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Third Sunday in Lent 19th March 2017 pdf
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Exodus 17: 1-7; Psalm 95; Romans 5: 1-11 ; John 4:5-42 from Vanderbilt

Lent 3 A March 19 2017 Textweek Textweek

Today's gospel of thirty-seven verses must be one of the longest readings we have
throughout the year; and that maybe is enough for us to question its significance.
Like the Old Testament reading today it is a narrative that features water, and central
to the narrative unfolding is the starting point of 'thirst'.

"Jesus, tired out by his journey, was sitting by the well. It was about noon. 7 A
Samaritan woman came to draw water, and Jesus said to her, "Give me a
drink.""
"the Israelites journeyed by stages, as the LORD commanded. They camped at
Rephidim, but there was no water for the people to drink. 2 The people
quarrelled with Moses, and said, "Give us water to drink.""

The Old Testament story unfolds in seven verses, and yet in the gospel we have
thirty-seven and so again we're drawn to contemplate its significance and in looking
more closely we might see that the gospel has some real parallels with us at St
Paul's; and its length is due to the writer's desire to frame so much teaching within
the one narrative.

The first round of teaching is in verses 5-14 and introduces the notion of "living
water", a simple theological metaphor that needs explaining.
And that is done in the following verses up to verse 26, then in verse 27 there is a
scene change, or rather change in characters,

"Just then his disciples came",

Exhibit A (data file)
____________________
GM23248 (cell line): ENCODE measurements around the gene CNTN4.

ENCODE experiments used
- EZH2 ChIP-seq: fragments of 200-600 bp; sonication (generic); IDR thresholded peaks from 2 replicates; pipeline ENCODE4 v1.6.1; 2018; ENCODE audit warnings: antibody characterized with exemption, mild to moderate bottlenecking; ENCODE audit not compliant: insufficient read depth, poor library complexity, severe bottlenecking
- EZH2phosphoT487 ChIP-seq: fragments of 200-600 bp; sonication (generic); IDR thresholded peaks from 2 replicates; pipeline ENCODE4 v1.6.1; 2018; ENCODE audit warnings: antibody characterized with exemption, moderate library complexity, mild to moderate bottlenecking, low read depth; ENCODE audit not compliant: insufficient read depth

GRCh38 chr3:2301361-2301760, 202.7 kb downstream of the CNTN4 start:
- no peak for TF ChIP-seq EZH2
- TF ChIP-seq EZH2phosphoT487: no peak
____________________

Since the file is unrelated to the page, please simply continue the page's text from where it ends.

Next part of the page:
which serves as an opportunity to repeat the same teaching in a different way.
We will need to appreciate some of the context of what is being taught and in that
context we'll see the similarities with ourselves at St Paul's.

The dialogue about the woman's husbands in verses 16 to 19 is purely a device the
writer uses to illustrate that Jesus recognised as a prophet; and that recognition
brings into focus socio-political and religious dispute:

"Our ancestors worshiped on this mountain, but you say that the place where
people must worship is in Jerusalem."

Right in the middle of the gospel narrative there is a classic 'us and them' being
addressed and it is in contemplating that same dynamic that we might pause and look
at the similarities with ourselves today.

We've just gone through an election that was WA's own version of the Samaritan
versus Jew confrontation; and the length of the ballot paper was almost as long as
today's gospel.
But even closer to home and much more theologically aligned is our current
relationship with the Muslim community that share this precinct for their Friday
prayers.
And the parallels are really quite valuable for us to look at; for the Samaritans and
the Jews have some similar differences to the general differences associated between
Christian and Muslim.

The Samaritans claimed that they were the true Israel; they had their own sacred
precinct on Mount Gerizim and claimed that it was the original sanctuary as opposed
to the Jews holding Jerusalem as 'the' sacred precinct. And although both groups
shared much in regard to sacred Scriptures the Samaritans claimed that their version
of the Pentateuch was the original and that the Jews had a falsified text produced by
Ezra during the Babylonian exile.

Each tradition, although with some very common beginnings clearly developed and
evolved its own version of 'truth'. The Samaritan Scriptures did not include the
Hebrew books of the prophets and arguably they therefore were missing part of the
story that pointed forward to the unfolding future; and it was in recognising Jesus as
a Prophet that the 'us and them' dynamic became apparent in the gospel story.
Christians and Muslims have a similar difference in regard to the orientation of their
respective sacred precincts; and both have their beginnings in the Abrahamic tradition
and both share much sacred texts in common, each claiming a truth above the truth
of the other; and likewise both have evolved into a socio-political and religious
dynamic of 'us and them'.

So we can readily find ourselves in today's gospel, and that's a good start for a